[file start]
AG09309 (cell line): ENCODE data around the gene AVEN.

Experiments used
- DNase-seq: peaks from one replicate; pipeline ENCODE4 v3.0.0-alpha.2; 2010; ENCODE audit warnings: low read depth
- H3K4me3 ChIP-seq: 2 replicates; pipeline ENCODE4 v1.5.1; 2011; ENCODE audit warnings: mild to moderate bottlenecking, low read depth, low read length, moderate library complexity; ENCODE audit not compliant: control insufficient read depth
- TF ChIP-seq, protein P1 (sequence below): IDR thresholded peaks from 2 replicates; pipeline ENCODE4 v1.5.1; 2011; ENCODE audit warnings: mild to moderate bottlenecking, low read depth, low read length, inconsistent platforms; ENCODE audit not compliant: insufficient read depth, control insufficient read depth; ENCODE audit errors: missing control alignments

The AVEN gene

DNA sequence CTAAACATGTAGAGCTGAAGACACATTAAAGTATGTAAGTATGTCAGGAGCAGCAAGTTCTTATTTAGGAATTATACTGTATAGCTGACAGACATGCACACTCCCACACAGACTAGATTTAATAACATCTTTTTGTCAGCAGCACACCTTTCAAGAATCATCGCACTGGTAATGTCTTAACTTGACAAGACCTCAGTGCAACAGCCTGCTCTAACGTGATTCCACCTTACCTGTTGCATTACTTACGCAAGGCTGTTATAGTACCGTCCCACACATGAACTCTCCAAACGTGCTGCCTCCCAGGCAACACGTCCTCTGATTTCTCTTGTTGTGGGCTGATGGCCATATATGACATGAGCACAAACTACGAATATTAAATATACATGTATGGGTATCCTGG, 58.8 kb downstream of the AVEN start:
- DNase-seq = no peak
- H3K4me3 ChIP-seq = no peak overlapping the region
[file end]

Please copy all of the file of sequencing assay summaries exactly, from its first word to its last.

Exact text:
AG09309 (cell line): ENCODE data around the gene AVEN.

Experiments used
- DNase-seq: peaks from one replicate; pipeline ENCODE4 v3.0.0-alpha.2; 2010; ENCODE audit warnings: low read depth
- H3K4me3 ChIP-seq: 2 replicates; pipeline ENCODE4 v1.5.1; 2011; ENCODE audit warnings: mild to moderate bottlenecking, low read depth, low read length, moderate library complexity; ENCODE audit not compliant: control insufficient read depth
- TF ChIP-seq, protein P1 (sequence below): IDR thresholded peaks from 2 replicates; pipeline ENCODE4 v1.5.1; 2011; ENCODE audit warnings: mild to moderate bottlenecking, low read depth, low read length, inconsistent platforms; ENCODE audit not compliant: insufficient read depth, control insufficient read depth; ENCODE audit errors: missing control alignments

The AVEN gene

DNA sequence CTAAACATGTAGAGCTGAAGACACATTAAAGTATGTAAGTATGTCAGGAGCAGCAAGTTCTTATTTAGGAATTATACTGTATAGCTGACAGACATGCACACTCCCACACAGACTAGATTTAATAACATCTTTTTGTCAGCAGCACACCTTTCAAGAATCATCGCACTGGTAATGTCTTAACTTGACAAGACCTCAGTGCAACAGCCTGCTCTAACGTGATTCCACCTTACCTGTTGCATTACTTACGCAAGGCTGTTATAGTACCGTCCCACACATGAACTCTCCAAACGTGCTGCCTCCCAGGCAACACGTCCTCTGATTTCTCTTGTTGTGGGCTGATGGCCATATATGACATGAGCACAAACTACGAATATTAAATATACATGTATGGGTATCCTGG, 58.8 kb downstream of the AVEN start:
- DNase-seq = no peak
- H3K4me3 ChIP-seq = no peak overlapping the region